Spotify, the American Dream, and why freemium is a broken record

There’s a certain irony that just two days after the who’s-who of the London startup scene were out toasting Spotify as the Telegraph newspaper’s inaugural #startup100 winner, the music streaming service announces an about turn and all but begins ditching its non-paying users. It looks like free music doesn’t pay after all. Then again, it’s not like the UK startup community hasn’t got drunk on the kool-aid before.

But actually, Spotify’s announcement today that it’s drastically reducing the amount of free music that its non-paying users can consume as well as the freedom that comes with it, isn’t all that surprising. The dirty little secret that no one likes to talk about is this: free, ad-supported, unlimited, unrestricted music streaming doesn’t pay. It’s that simple. Worse still, even when the model is off-set with a paid-for version, the sums still don’t add up. When it’s applied to music streaming, the freemium model is clearly broken.

The economies of scale that support a freemium model doesn’t apply to music steaming. Costs don’t come down per-user in the same way as a classic Software-as-a-Service, which after upfront and varying ongoing development costs, can keep adding more users at a fraction of the cost. Therefore, a service that fits the freemium model can potentially support a high ratio of free vs paying customers.

However, in the music streaming business, in theory each user or, more specifically, each track streamed costs the same because of the royalties charged by record companies. Put simply, it doesn’t become any cheaper the more you scale, so supporting non-paying customers comes at a substantially higher cost compared to other types of Internet services. It’s no wonder then that Spotify is weaning its users off of the “free” in freemium.

But what about Spotify’s competitors? It’s not like they are the only music streaming service in town. Well, in the UK at least, has pretty much stopped offering free music after huge losses, while Pandora pulled out a long time ago. Also notice earlier that I used the words ‘unlimited’ and ‘unrestricted’ when I said free music doesn’t pay. That’s because so-called Internet radio services in which the user has less control over what is played and can’t play tracks from the same artist one track after another, for example, actually cost less to run as they have a different royalty rate to a pure on-demand service. Another Spotify competitor, we7, has just switched to the Internet radio model, claiming that’s how mainstream users want to consume music, although it’s convenient that it also reduces costs not insubstantially.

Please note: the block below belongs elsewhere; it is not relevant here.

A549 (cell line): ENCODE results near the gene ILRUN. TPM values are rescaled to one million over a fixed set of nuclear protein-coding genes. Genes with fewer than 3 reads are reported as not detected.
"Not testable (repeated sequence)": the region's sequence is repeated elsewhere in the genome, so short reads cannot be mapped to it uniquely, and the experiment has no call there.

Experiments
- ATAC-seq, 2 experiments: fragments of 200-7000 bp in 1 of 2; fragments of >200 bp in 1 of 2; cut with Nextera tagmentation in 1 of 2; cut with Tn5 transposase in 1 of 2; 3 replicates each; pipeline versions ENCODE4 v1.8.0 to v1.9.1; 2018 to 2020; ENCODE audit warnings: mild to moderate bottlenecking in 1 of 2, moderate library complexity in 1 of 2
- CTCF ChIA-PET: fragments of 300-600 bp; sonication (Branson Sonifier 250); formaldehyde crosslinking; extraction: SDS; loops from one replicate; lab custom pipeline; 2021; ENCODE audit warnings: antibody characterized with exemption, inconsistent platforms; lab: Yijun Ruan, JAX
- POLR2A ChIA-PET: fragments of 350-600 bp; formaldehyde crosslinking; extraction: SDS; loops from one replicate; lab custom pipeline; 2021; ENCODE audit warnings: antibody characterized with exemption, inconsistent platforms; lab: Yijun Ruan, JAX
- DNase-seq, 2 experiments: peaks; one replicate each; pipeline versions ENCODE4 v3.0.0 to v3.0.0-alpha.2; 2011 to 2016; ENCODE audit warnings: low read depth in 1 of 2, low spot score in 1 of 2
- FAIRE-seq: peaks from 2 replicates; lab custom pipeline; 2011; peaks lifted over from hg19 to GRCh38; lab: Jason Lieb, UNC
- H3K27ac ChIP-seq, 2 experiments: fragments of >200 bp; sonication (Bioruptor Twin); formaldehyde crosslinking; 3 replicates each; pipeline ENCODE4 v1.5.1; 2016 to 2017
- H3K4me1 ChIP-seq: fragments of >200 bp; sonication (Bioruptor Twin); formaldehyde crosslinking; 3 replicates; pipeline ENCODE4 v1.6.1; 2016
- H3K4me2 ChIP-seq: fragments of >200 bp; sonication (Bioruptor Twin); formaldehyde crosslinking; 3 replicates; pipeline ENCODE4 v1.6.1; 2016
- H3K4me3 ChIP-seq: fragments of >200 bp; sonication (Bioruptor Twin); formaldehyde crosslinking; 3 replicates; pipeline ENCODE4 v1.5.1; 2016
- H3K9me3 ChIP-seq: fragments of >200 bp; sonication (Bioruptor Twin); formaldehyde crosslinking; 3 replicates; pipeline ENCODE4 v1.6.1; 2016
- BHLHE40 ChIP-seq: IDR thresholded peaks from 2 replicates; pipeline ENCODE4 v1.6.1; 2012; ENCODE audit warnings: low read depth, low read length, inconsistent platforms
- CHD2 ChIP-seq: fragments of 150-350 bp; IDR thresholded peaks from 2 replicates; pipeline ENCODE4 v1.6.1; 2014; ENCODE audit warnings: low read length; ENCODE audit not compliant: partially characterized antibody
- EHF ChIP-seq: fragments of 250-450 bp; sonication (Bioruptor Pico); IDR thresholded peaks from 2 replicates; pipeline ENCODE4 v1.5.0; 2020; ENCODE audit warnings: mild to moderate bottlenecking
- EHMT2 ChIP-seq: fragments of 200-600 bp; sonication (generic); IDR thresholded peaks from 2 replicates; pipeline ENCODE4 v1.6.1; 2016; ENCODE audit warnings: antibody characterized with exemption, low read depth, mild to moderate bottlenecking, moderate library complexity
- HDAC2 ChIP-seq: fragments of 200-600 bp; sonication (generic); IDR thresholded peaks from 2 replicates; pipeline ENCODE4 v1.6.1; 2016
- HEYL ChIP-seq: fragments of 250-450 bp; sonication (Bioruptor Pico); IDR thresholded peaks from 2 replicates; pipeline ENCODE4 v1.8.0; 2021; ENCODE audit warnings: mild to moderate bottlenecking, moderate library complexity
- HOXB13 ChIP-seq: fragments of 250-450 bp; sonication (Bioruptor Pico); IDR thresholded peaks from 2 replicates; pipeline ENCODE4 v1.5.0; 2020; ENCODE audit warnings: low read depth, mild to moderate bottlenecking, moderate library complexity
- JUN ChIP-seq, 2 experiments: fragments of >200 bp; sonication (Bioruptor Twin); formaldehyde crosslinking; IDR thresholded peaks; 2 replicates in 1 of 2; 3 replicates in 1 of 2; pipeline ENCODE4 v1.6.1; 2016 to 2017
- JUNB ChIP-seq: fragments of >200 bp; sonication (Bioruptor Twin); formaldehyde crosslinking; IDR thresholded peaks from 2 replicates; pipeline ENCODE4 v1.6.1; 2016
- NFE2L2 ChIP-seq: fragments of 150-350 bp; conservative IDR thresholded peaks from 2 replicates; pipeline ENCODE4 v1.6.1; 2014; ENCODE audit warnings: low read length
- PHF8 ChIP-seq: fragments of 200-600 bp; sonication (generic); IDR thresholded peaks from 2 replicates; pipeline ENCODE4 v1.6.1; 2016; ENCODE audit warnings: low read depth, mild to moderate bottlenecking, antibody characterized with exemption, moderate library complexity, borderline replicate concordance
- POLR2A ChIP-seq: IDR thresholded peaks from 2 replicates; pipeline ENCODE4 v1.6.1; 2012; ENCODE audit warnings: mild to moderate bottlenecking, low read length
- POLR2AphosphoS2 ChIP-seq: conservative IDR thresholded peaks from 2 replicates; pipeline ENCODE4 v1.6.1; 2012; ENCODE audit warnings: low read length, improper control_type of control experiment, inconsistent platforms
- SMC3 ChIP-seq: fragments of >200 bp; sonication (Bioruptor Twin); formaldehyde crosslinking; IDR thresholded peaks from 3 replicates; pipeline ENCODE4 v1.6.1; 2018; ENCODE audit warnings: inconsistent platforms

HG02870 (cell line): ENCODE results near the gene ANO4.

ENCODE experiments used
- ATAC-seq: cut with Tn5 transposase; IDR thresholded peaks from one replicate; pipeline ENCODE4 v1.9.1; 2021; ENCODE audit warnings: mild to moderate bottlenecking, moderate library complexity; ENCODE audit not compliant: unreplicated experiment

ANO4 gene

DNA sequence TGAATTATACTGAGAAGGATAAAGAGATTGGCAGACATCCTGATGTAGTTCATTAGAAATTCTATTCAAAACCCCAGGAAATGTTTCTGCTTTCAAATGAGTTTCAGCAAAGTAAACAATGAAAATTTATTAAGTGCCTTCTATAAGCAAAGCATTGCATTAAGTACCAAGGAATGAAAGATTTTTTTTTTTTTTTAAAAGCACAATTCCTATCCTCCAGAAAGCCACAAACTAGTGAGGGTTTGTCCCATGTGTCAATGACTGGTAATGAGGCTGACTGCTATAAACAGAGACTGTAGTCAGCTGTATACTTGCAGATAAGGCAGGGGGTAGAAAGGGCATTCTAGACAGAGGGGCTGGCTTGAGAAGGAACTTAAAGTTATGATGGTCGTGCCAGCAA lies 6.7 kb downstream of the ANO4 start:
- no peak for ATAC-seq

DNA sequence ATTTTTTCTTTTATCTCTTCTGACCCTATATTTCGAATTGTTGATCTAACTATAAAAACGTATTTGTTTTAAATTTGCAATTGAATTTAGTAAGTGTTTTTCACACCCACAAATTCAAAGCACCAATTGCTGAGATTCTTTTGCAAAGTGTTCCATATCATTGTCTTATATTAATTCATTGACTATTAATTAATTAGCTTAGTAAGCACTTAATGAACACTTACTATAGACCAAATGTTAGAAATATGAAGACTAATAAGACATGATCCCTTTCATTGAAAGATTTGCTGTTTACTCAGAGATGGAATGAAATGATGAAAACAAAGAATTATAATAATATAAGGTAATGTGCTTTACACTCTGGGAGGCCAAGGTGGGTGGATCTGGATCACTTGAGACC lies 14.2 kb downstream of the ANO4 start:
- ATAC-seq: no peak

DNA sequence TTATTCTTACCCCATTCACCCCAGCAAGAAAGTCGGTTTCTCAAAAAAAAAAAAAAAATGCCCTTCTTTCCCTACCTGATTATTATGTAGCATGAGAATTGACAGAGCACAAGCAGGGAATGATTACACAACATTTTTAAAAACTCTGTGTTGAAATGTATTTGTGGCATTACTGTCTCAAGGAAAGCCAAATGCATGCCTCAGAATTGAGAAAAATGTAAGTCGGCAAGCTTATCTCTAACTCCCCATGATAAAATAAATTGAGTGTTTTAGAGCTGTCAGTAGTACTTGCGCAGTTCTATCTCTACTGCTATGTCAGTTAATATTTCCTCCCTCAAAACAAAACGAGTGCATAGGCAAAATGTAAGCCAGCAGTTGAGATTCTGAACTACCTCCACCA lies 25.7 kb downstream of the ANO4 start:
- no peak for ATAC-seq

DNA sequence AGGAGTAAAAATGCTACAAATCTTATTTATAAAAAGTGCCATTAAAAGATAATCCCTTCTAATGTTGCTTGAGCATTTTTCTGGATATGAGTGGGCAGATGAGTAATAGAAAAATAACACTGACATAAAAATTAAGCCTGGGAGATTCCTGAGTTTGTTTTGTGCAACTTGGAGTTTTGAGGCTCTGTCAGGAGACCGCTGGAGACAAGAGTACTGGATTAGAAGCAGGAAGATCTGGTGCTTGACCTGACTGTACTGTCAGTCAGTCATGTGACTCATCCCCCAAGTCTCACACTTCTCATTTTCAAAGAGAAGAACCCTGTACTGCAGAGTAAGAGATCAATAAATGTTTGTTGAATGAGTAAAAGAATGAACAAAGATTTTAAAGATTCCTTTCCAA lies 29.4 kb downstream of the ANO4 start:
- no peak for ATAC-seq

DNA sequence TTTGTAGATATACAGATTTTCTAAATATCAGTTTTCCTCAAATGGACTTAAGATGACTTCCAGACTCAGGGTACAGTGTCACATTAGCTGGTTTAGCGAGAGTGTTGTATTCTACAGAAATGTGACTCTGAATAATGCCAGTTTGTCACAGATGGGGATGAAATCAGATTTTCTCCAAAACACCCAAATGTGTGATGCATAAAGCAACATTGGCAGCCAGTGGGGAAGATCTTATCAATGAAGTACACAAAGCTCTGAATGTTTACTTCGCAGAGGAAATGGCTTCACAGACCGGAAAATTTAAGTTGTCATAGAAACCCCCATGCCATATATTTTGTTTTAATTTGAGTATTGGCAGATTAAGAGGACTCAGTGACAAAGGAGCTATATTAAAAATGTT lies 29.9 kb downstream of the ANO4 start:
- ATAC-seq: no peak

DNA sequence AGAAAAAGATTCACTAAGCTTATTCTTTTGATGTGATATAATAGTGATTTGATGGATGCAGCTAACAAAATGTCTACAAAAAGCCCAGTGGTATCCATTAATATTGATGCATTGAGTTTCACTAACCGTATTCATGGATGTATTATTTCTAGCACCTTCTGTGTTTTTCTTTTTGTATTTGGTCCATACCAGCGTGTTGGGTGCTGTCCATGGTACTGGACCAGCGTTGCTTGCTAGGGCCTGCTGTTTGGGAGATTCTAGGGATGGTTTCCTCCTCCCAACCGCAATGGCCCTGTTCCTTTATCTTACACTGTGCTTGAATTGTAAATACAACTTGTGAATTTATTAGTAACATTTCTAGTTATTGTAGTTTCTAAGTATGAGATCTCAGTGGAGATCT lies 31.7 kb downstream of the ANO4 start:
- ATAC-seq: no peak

Perhaps the oddest thing about Spotify’s new terms for non-paying users, however, is that after 6 months they’ll only be able to play each track up to a total of 5 times. This, of course, produces artificial scarcity and therefore it could be argued that it will push more users to pay for a subscription. But it also feels arbitrary. Why five plays? Is the sixth play more expensive to serve than the previous five? Not as far as we know and certainly not if we simply apply the on-demand vs Internet radio test. So where did the idea come from and why now?

The answer, I suspect, lies in Spotify’s pursuit of the American Dream. As the company gets closer to those licensing deals it needs to launch across the pond, something had to give. So idiosyncratic is the five plays-only rule it could only have come at the request of the US record labels. My guess is that Spotify is putting this in place now as a prerequisite to a US launch. Unsurprisingly, the company denies this.